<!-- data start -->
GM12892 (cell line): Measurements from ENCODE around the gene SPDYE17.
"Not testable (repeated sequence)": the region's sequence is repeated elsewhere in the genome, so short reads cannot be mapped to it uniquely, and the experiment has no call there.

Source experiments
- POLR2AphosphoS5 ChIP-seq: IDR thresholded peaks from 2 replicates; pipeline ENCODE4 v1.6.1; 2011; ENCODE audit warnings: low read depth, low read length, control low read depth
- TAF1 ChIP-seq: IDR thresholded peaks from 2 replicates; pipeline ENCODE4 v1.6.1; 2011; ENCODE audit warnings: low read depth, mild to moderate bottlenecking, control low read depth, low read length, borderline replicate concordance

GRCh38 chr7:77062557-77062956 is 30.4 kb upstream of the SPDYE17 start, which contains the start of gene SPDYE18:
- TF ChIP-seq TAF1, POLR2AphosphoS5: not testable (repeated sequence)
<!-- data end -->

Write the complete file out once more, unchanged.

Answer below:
GM12892 (cell line): Measurements from ENCODE around the gene SPDYE17.
"Not testable (repeated sequence)": the region's sequence is repeated elsewhere in the genome, so short reads cannot be mapped to it uniquely, and the experiment has no call there.

Source experiments
- POLR2AphosphoS5 ChIP-seq: IDR thresholded peaks from 2 replicates; pipeline ENCODE4 v1.6.1; 2011; ENCODE audit warnings: low read depth, low read length, control low read depth
- TAF1 ChIP-seq: IDR thresholded peaks from 2 replicates; pipeline ENCODE4 v1.6.1; 2011; ENCODE audit warnings: low read depth, mild to moderate bottlenecking, control low read depth, low read length, borderline replicate concordance

GRCh38 chr7:77062557-77062956 is 30.4 kb upstream of the SPDYE17 start, which contains the start of gene SPDYE18:
- TF ChIP-seq TAF1, POLR2AphosphoS5: not testable (repeated sequence)